‘Serious social inequality’ persists at South African universities

Researcher charts shift from racial to class segregation

July 19, 2015
South African's attend the annual Durban July horse race, in Durban, South Africa
Source: Getty
Social divide: the university system is now partly a reflection of ‘race-class’

South Africa’s university system may no longer be segregated by race, but it continues to be plagued by “equally serious social inequality”, a scholar has claimed.

Based on an analysis of admissions data, David Cooper, emeritus associate professor of sociology at the University of Cape Town, found that class plays an increasingly significant role in the educational prospects of young South Africans and that the “Africanisation” of some traditionally white institutions has stalled.

In a paper published in Higher Education Quarterly, Professor Cooper says that in the first years after the abolition of apartheid there was a significant influx of black students at historically white universities, and that the number of white students recruited by many elite institutions declined.

He highlights, however, that by 1998 black students still represented a low proportion of master’s and PhD students, and their recruitment was concentrated outside the sciences, engineering, commerce and medicine.

In addition, many historically black universities experienced a decline in student numbers between 1993 and 1998.

After 2000, while the racial composition of the student cohort continued to shift at the University of the Witwatersrand and the University of KwaZulu-Natal (created in 2004 from a merger of two institutions), the pace slowed at the universities of Cape Town and Pretoria, and Stellenbosch University.

According to Professor Cooper, these five are seen as elite institutions, performing strongly in research output and in the number of postgraduate qualifications they award. However, several recruit relatively few students with working class or even lower middle class backgrounds.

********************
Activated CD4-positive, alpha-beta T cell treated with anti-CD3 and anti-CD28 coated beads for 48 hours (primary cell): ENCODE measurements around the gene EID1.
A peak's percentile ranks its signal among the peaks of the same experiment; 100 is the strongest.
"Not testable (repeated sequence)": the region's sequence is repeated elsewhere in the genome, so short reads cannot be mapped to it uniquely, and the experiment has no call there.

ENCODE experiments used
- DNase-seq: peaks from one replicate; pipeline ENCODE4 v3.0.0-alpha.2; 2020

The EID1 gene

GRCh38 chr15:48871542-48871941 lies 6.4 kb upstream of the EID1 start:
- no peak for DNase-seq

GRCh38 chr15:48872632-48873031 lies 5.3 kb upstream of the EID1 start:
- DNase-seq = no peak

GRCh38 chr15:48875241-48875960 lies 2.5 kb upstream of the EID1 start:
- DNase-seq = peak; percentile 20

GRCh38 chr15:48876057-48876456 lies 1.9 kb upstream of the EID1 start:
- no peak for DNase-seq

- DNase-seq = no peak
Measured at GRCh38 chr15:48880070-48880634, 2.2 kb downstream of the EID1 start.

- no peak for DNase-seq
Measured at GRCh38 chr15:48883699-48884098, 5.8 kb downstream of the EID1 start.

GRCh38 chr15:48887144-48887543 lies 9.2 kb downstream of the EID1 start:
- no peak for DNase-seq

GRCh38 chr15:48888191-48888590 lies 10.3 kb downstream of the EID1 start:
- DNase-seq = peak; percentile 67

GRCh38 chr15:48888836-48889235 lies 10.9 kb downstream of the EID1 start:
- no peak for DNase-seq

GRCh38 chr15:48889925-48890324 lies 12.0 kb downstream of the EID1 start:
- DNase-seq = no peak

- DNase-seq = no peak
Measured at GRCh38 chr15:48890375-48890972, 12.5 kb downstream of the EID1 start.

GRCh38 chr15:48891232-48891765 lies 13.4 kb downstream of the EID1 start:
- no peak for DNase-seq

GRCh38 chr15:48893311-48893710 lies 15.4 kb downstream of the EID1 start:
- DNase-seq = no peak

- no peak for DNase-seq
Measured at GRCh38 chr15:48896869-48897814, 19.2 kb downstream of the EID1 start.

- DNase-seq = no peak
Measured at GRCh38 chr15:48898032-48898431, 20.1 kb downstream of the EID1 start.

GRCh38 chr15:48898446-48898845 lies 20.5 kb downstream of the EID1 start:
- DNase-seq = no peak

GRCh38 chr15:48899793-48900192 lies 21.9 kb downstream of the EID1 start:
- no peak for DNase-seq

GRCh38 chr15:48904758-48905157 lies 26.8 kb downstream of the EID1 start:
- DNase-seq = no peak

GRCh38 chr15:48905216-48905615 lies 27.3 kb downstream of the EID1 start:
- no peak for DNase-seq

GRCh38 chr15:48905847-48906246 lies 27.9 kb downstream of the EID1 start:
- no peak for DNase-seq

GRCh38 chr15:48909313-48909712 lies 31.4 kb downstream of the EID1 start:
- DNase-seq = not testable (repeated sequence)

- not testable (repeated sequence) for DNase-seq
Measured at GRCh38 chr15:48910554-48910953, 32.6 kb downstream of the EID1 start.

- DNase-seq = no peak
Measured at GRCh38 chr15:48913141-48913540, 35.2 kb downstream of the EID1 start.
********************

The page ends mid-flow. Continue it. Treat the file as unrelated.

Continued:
In contrast, lower-ranking universities that do not perform as well in research and postgraduate numbers continue to enrol large numbers of black students. But anecdotal evidence suggests that black students from professional and upper middle class households do not seek entry to these institutions, Professor Cooper says.

These trends, he argues, “reflect a higher education system that has shifted since 1988 from one that reproduces serious social inequality based particularly on ‘race’ categories to which students are assigned, to one that reproduces an equally serious social inequality based, by 2012, on students’ ‘race-class’ position”.

chris.havergal@tesglobal.com

THE’s inaugural Africa Universities Summit takes place later this month.

You've reached your article limit

Register to continue

Registration is free and only takes a moment. Once registered you can read a total of 3 articles each month, plus:

  • Sign up for the editor's highlights
  • Receive World University Rankings news first
  • Get job alerts, shortlist jobs and save job searches
  • Participate in reader discussions and post comments
Register

POSTSCRIPT:

Print headline: South Africa: is class, not race, now the issue?

Have your say

Log in or register to post comments

Most Commented

Lady Margaret Hall, Oxford will host a homeopathy conference next month

Charity says Lady Margaret Hall, Oxford is ‘naive’ to hire out its premises for event

women leapfrog. Vintage

Robert MacIntosh and Kevin O’Gorman offer advice on climbing the career ladder

Woman pulling blind down over an eye
Liz Morrish reflects on why she chose to tackle the failings of the neoliberal academy from the outside
White cliffs of Dover

From Australia to Singapore, David Matthews and John Elmes weigh the pros and cons of likely destinations

Michael Parkin illustration (9 March 2017)

Cramming study into the shortest possible time will impoverish the student experience and drive an even greater wedge between research-enabled permanent staff and the growing underclass of flexible teaching staff, says Tom Cutterham